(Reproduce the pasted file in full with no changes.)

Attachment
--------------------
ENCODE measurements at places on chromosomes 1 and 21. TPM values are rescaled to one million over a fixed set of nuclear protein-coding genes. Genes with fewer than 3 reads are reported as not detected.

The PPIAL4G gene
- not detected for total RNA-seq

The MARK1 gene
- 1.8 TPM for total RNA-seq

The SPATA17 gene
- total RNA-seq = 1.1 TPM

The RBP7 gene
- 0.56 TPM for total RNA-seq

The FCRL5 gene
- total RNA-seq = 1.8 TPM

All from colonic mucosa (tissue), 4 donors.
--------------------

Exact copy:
ENCODE measurements at places on chromosomes 1 and 21. TPM values are rescaled to one million over a fixed set of nuclear protein-coding genes. Genes with fewer than 3 reads are reported as not detected.

The PPIAL4G gene
- not detected for total RNA-seq

The MARK1 gene
- 1.8 TPM for total RNA-seq

The SPATA17 gene
- total RNA-seq = 1.1 TPM

The RBP7 gene
- 0.56 TPM for total RNA-seq

The FCRL5 gene
- total RNA-seq = 1.8 TPM

All from colonic mucosa (tissue), 4 donors.